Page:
CHARLESTON, W.Va. —¬†State legislators today passed a bill giving the official go-ahead to sell the road bonds that residents approved in a statewide election earlier this fall.

The bill’s passage took place during a special session called by Gov. Jim Justice. It was mostly a formality, although there was some debate over amendments offered in the House of Delegates.

The “Roads to Prosperity” amendment calls for the road bond sales to roll out over a period of years.

This fiscal year, the principal amount of $800 million in bonds may be sold. Next fiscal year, the principal amount of $400 million in bonds may be sold.

During each of the two fiscal years after that, $200 million a year may be sold.

Any amount not sold in a fiscal year may be carried forward and issued in any subsequent year before July 1, 2021.

The Senate passed the legislation quickly and without much debate.

In the House, however, debate over two proposed amendments preceded passage.

An amendment offered by Delegate Scott Brewer, D-Mason, would have required construction projects using road bonds to be subject to the same wage and fringe benefit rates as required for projects using federal matching funds for highway and bridge construction projects.

“It’s all about making a decent wage,” Brewer said. “We shouldn’t use people’s livelihood as a way to compete.”

House Speaker Tim Armstead ruled that Brewer’s amendment wasn’t germane to the purpose of the bill.

Delegate Barbara Fleischauer, D-Monongalia, and others — including fellow Monongalia County Delegate Cindy Frich, a Republican — proposed an amendment meant to specify those who are hired to prepare the bonds for sale gain their positions through competitive bid.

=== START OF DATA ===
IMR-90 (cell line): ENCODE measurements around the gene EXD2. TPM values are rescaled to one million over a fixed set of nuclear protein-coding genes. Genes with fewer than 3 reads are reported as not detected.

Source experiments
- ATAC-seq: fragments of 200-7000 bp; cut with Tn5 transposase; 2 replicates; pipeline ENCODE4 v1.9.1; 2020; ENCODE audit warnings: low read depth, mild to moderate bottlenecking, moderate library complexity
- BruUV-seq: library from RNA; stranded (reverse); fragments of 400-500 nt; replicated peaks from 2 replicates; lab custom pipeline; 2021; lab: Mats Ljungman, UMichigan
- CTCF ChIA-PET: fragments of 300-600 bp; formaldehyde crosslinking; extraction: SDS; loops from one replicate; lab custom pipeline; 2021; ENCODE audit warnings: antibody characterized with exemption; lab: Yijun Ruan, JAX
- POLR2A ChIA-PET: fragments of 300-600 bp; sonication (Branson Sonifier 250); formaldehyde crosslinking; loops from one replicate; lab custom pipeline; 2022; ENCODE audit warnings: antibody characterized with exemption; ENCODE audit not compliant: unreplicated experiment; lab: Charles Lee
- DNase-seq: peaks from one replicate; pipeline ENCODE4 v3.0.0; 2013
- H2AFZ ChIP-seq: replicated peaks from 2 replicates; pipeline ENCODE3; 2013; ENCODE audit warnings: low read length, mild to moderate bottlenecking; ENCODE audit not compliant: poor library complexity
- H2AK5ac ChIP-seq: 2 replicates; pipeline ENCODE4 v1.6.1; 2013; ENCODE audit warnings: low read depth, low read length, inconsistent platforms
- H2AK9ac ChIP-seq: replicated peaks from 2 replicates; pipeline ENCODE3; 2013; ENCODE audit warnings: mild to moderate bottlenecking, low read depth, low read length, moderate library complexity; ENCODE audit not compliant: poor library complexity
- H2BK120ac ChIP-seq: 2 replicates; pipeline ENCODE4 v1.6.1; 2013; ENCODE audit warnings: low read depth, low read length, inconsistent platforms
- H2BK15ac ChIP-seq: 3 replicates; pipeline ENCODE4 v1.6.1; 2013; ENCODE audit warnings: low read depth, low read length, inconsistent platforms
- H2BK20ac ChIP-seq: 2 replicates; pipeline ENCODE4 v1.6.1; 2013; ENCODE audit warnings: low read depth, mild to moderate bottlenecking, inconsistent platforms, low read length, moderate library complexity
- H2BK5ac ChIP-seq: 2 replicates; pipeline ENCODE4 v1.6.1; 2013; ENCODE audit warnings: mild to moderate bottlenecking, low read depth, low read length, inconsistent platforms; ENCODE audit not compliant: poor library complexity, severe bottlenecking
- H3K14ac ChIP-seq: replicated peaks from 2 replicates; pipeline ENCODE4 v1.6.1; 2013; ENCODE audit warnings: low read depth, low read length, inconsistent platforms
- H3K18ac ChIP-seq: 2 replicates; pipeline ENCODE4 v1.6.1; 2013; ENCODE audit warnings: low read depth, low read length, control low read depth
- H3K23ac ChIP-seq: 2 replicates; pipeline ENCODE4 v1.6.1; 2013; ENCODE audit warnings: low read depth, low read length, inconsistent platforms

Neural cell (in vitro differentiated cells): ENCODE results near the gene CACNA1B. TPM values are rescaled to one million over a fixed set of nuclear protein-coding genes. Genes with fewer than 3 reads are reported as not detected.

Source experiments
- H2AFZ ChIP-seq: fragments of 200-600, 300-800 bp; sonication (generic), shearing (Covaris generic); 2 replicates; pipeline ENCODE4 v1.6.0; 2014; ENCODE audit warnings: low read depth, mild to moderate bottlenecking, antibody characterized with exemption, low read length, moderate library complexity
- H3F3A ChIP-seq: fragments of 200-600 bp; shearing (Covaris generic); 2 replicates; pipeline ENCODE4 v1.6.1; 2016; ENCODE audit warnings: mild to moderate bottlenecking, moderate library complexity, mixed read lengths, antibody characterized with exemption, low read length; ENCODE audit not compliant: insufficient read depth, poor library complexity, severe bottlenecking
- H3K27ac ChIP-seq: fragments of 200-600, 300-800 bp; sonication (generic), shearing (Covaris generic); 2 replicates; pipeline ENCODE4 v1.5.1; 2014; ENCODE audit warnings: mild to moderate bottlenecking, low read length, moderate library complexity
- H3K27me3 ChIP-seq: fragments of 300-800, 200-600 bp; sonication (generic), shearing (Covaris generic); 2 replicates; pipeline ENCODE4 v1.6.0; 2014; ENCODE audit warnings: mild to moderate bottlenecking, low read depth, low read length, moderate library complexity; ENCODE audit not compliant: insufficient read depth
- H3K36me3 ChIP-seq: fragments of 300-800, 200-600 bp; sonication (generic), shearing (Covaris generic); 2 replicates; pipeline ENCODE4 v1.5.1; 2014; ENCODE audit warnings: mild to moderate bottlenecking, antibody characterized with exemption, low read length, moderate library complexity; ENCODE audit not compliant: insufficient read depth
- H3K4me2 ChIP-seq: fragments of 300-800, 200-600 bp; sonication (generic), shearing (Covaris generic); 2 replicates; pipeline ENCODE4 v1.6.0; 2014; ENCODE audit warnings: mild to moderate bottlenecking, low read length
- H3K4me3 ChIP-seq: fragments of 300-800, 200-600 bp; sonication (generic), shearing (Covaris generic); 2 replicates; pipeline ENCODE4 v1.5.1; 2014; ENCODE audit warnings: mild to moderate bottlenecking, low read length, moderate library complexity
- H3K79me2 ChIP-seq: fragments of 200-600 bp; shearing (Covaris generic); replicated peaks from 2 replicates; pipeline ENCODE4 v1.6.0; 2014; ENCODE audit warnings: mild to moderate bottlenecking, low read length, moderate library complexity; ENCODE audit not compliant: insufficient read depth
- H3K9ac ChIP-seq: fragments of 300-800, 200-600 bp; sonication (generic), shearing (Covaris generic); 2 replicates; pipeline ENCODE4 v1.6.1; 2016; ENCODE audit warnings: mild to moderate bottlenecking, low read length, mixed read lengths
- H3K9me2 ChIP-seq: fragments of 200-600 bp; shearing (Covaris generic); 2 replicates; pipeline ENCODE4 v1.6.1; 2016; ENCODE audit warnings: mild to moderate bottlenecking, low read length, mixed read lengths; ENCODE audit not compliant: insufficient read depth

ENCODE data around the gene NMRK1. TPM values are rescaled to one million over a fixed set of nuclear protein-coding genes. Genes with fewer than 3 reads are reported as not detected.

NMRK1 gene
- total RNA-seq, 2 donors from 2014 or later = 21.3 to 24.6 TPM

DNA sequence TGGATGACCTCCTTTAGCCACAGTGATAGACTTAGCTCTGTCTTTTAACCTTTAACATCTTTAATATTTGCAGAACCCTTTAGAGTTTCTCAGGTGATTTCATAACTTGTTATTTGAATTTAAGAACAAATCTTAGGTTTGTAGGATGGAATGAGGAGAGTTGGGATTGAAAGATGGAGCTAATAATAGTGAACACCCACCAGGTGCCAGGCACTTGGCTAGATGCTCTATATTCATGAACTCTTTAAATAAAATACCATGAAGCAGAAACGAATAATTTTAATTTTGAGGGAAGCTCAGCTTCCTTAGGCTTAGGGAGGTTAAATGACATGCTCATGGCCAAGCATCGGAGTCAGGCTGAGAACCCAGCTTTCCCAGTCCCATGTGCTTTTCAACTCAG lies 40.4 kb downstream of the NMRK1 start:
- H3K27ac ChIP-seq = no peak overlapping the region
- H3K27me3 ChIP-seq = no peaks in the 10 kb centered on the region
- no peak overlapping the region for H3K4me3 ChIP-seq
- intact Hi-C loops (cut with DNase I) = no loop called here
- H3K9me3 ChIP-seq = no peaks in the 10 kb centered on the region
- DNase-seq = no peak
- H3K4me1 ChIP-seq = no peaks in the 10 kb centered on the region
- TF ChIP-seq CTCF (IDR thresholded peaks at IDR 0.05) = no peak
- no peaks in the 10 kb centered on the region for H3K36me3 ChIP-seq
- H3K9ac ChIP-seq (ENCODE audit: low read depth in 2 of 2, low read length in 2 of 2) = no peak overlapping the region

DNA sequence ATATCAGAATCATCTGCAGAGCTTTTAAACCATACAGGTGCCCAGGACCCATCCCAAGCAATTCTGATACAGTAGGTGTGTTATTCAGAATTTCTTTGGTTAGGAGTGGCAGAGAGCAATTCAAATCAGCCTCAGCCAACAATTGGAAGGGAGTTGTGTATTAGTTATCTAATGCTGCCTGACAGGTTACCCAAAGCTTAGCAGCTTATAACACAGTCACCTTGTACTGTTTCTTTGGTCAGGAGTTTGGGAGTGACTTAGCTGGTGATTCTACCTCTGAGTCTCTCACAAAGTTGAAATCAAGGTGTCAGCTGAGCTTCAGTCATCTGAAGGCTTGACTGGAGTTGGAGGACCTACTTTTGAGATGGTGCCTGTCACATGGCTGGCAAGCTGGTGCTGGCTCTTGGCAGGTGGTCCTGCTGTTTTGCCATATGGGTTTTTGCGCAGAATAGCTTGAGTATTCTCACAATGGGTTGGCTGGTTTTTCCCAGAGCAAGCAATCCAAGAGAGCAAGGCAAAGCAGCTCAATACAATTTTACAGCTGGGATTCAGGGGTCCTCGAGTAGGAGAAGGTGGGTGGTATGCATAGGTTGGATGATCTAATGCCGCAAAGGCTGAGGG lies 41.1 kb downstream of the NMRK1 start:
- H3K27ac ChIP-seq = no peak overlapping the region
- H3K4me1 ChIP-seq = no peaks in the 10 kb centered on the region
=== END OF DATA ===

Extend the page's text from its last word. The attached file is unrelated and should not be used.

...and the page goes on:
Fleischauer acknowledged that state law already calls for competitive bid for those hired for bond sales, but she said it might as well be spelled out.

“I think the public would appreciate the transparency,” Fleischauer said.

Those who rose to speak in support included delegates Mike Folk, R-Berkeley, Larry Rowe, D-Kanawha and Charlotte Lane, R-Kanawha.

“Why not put it in this bill. If this is what is already happening, why don’t we say it in black and white so people can understand what is going on so there is no room for confusion in the future?” Lane said.

House Finance Chairman Eric Nelson, R-Kanawha, rose and spoke against the amendment. He said positions such as financial advisor and bond counsel are competitively bid already.

“It is open,” Nelson said.

He said time is of the essence on the bond sale because of the possibility that interest rates will rise.

“What’s the negative effect? Time delay,” Nelson said.

Delegate Ron Walters also spoke against the amendment, saying state law already covers what Fleischauer wanted to do.

“We should follow the law the way it’s written and follow the code that’s been in place as long as I’ve been here,” Walters said.

The amendment was rejected.

 

 

 

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